Thursday, June 26, 2014

First Nations Win....8-0!


Here's Peter O'Neil's lede at Postmedia:

OTTAWA — The Supreme Court of Canada, in the most important aboriginal rights case in the nation’s history, ruled that the Tsilhqot’in First Nation has title – or owns – 1,750 square kilometres of land in south central B.C.

The landmark ruling will provide a clear and less onerous roadmap for all unresolved land claims in B.C. and throughout Canada involving First Nations seeking to negotiate modern treaties – or to fight for their land rights in court.

“Aboriginal title confers the right to use and control the land and to reap the benefits flowing from it,” Justice Beverley McLachlin ruled in the 8-0 decision...

First thing that might be affected by this?

How about Northern Gateway?

Vaughn Palmer had a good backgrounder
on all of this a couple of days ago.



Mr. Beer N. Hockey said...

Shan't be long before the Unreasonables in Alberta, its capital city of Ottawa and Sparkleponytopia start demanding reasonableness on behalf of those now holding the right cards at the right time in the right country.

Eleanor Gregory said...

Key to understanding how British Columbia is different from other provinces with respect to aboriginal title is this paragraph from today's SCC judgment:

"[4] Throughout most of Canada, the Crown entered into treaties hereby the indigenous peoples gave up their claim to land in exchange or reservations and other promises, but, with minor exceptions, this did not happen in British Columbia. The Tsilhqot’in Nation is one of hundreds of indigenous groups in British Columbia with unresolved land claims."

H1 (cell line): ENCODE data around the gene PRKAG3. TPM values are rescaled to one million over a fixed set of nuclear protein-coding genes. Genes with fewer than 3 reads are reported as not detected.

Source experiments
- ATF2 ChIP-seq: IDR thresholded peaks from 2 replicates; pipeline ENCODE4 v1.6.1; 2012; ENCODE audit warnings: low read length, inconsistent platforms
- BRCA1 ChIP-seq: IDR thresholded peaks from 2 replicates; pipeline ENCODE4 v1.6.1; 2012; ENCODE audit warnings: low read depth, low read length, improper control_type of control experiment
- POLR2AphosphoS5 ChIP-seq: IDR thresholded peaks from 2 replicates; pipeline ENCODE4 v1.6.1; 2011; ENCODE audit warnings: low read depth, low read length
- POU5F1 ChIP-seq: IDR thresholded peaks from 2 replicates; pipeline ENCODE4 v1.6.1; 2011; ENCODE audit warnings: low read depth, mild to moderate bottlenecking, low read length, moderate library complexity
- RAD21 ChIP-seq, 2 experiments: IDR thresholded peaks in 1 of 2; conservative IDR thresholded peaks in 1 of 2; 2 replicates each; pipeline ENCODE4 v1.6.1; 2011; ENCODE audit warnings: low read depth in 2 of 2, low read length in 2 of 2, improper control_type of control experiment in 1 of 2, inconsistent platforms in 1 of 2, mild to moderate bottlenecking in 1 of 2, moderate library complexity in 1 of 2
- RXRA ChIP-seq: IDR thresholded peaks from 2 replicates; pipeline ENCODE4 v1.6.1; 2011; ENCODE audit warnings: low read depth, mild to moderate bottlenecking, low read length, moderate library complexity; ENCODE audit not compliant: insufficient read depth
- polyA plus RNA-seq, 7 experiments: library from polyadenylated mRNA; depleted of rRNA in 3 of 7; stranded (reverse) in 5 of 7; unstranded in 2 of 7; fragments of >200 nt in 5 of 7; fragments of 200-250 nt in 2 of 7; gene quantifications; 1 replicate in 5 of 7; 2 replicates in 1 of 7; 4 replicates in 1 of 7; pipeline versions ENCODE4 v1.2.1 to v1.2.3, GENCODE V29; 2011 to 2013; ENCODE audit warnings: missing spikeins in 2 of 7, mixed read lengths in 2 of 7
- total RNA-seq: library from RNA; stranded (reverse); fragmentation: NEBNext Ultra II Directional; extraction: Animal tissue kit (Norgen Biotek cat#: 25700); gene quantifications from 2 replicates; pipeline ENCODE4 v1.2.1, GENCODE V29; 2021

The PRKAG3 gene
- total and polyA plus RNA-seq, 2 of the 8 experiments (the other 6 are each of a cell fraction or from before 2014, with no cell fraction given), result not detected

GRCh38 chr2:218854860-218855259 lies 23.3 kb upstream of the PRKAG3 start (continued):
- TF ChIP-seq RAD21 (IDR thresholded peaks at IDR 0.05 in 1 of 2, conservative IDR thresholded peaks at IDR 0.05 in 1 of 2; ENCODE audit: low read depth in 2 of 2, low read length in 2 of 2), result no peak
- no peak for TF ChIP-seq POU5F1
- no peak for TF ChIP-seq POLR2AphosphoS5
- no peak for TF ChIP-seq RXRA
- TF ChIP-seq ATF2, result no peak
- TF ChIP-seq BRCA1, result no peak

Interesting story behind that bit of history involving a certain Joseph Trutch and the British imperial authorities.

kootcoot said...

I was stunned to read such an even handed piece by the "Dean." Then I realized that his main client (for his PR firm disguised as a editorial column)Crusty and crew aren't really involved in this issue which is really between the first nations and the Harper Reformatories.

Anonymous said...


The fallout is that instead of negotiations between province and band - The SCC has effectively said that talks are now Nation to Nation.

Welcome to BC Prime Minister Harper. Pleas enjoy your stay.

BC will be lucky to even be in the same room when those Nation to Nation talks happen.

Anonymous said...

decision here

RossK said...

EG--Tell us more about the good Mr. Trutch.


Anonymous said...

Joseph Trutch 18 January 1826 – 4 March 1904

- Trutch was noted for his hostility to land claims by First Nations people, and demonstrated contempt for their concerns. "I think they are the ugliest and laziest creatures I ever saw and we should as soon think of being afraid of our dogs as of them."